yourself. You got in there and you were stuck there. The aeroplane was like a
fighter. It was only 3 feet wide on the outside of the fuselage and the pilot
was a very busy person. There were 111 items for the pilot to take care of
because on the original aircraft he had not only to find the instruments, the
engine and all that, but also he had all the bomb switches to hold the bombs.
—?Wilfred John 'Mike' Lewis
21 June 1936
Royal Air Force
Royal Canadian Air Force
Soviet Naval Aviation
Royal Australian Air Force
In September 1938, No. 49 Squadron received the first Hampdens; by the end of
the year, both 49 and 83 Squadrons at RAF Scampton had re-equipped with the
type. A total of 226 Hampdens were in service with ten squadrons by the start of
the Second World War, with six forming the operational strength of 5 Group of
Bomber Command based in Lincolnshire.
With the outbreak of war in 1939, Hampdens were initially used to perform armed
aerial reconnaissance missions, observing German naval activity during daylight.
However, despite its speed and manoeuvrability, the Hampden proved to be no
match for Luftwaffe fighters; in December 1939, Bomber Command is claimed to
have discarded the belief that aircraft such as the Hampden could realistically
operate by day and instead chose to predominantly deploy them under the cover of
darkness during nighttime operations. During 1940, Hampdens of 5 Group conducted
123 nighttime airborne leaflet propaganda missions, losing only a single
aircraft in the process.
On 13 April 1940, days after Germany's invasion of Norway, a large number of
Hampdens were dispatched on night-time mine-laying (code-named "gardening")
flights in the North Sea in areas deemed unapproachable by British shipping.
According to Moyes, this activity proved highly effective, experiencing a low
casualty rate of less than 1.9 aircraft per sortie. The Hampden also saw a
return to its use as a daytime bomber during the Norwegian Campaign, but quickly
proved to be under-gunned to fend off German fighters.
Almost half of the Hampdens built, 714, were lost on operations, with 1,077 crew
killed and 739 reported as missing. German Flak accounted for 108, one hit a
German barrage balloon, 263 Hampdens crashed because of "a variety of causes"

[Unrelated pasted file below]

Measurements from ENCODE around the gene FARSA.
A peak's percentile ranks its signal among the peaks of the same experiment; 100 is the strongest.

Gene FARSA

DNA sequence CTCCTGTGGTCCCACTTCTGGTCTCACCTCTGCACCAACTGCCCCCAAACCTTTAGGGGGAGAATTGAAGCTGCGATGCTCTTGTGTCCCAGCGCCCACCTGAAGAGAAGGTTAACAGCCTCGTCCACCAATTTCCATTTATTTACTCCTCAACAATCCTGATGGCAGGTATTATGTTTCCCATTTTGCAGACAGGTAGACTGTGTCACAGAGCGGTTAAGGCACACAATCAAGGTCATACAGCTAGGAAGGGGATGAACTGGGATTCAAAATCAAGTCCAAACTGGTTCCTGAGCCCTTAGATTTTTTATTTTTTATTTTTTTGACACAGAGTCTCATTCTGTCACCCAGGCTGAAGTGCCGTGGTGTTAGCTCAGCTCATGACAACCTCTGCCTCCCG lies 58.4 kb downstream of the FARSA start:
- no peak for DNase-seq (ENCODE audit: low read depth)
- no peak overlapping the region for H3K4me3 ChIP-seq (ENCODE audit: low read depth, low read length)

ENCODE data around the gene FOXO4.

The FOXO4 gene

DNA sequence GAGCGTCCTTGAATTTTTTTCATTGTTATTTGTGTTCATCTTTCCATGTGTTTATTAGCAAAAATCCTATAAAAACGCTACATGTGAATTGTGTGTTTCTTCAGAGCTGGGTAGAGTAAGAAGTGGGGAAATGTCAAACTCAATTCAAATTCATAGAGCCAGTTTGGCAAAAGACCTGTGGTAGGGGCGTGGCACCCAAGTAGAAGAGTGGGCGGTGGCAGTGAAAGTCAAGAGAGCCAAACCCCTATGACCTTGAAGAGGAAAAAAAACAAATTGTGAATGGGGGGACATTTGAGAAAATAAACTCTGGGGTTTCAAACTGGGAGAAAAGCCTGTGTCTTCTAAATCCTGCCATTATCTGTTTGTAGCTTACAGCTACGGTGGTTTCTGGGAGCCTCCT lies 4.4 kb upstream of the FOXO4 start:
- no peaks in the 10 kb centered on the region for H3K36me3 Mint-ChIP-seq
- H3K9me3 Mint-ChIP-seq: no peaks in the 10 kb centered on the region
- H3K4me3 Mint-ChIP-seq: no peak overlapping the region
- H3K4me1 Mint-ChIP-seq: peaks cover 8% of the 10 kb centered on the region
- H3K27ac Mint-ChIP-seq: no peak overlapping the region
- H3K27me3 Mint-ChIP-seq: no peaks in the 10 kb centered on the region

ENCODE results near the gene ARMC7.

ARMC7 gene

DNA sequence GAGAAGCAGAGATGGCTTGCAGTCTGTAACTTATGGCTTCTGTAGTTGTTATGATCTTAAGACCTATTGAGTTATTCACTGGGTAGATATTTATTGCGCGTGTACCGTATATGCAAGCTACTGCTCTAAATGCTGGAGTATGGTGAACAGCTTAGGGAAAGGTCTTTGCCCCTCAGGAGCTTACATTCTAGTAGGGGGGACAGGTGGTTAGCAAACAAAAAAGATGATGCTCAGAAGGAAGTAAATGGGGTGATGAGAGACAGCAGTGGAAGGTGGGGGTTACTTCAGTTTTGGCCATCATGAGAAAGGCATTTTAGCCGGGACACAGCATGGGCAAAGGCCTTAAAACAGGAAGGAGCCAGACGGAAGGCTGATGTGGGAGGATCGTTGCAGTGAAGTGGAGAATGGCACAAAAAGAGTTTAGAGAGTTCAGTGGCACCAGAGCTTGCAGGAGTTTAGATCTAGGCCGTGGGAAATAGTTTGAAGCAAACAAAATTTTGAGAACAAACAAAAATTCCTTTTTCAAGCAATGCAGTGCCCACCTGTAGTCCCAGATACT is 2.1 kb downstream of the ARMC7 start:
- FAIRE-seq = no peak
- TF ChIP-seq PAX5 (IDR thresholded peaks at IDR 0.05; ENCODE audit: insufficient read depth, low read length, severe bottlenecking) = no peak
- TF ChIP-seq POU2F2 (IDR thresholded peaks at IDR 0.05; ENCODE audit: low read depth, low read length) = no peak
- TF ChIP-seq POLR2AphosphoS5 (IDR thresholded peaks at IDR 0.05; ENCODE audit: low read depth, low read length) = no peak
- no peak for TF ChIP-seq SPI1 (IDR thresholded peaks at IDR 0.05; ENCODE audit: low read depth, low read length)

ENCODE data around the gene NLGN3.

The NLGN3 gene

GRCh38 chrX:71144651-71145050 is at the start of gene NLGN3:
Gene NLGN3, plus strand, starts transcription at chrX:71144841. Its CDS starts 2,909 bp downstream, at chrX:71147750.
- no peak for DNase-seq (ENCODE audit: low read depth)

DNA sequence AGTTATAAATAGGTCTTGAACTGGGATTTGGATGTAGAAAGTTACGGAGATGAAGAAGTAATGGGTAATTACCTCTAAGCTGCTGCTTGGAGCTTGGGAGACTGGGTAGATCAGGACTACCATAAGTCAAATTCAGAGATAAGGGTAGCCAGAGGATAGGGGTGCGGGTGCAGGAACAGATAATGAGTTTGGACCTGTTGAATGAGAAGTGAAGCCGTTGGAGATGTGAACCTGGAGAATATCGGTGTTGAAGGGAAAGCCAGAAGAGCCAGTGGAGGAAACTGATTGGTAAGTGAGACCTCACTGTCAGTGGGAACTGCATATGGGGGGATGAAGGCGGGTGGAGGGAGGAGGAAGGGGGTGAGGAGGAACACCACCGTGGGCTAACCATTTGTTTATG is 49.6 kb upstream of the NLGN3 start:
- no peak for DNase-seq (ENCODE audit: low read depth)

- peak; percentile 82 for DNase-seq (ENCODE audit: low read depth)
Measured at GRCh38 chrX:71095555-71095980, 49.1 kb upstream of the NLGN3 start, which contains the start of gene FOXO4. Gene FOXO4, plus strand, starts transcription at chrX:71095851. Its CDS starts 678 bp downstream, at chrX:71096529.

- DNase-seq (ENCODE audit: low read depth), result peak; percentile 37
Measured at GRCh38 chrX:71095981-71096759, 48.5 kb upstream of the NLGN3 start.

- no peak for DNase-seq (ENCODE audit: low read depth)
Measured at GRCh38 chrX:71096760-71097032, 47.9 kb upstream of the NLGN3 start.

and 214 others were classed as "missing". Luftwaffe pilots claimed 128 Hampdens,
shooting down 92 at night.
The last Bomber Command sorties by Hampdens were flown on the night of 14/15
September 1942 by 408 Squadron, RCAF against Wilhelmshaven. After being
withdrawn from Bomber Command in 1942, it operated with RAF Coastal Command
through 1943 as a long-range torpedo bomber (the Hampden TB Mk I with a Mk XII
torpedo in an open bomb bay and a 500-pound (230 kg) bomb under each wing) and
as a maritime reconnaissance aircraft.
Specifications (Hampden Mk I)
Crew: 4 (pilot, navigator/bomb aimer, radio operator/dorsal gunner, ventral
Length: 53 ft 7 in (16.32 m)
Wingspan: 69 ft 2 in (21.09 m)
Height: 14 ft 11 in (4.55 m)
Wing area: 668 sq ft (62.1 m2)
Empty weight: 12,764 lb (5,789 kg)
Max. takeoff weight: 22,500 lb (10,206 kg)
Powerplant: 2 × Bristol Pegasus XVIII 9-cylinder radial engine, 1000 hp (754
kW)at 3,000 feet (910 m) each
Maximum speed: 247 mph (215 knots, 397 km/h) at 13,800 ft (4,210 m)
Cruise speed: 206 mph (179 knots, 332 km/h) at 15,000 ft (4,580 m)
Range: 1,720 mi (1,496 nmi, 2,768 km) (Max fuel and 2,000 lb (910 kg) bombs, 206
mph (332 km/h))
Service ceiling: 19,000 ft (5,790 m)
Rate of climb: 980 ft/min (300 m/min)
Guns: 1 × fixed forward firing .303 in (7.7 mm) M1919 Browning machine gun in
3–5 Vickers K machine guns: one flexibly mounted in the nose, one or two each in
dorsal and ventral positions
Bombs: 4,000 lb (1,814 kg) bombs or 1 × 18 in (457 mm) torpedo or mines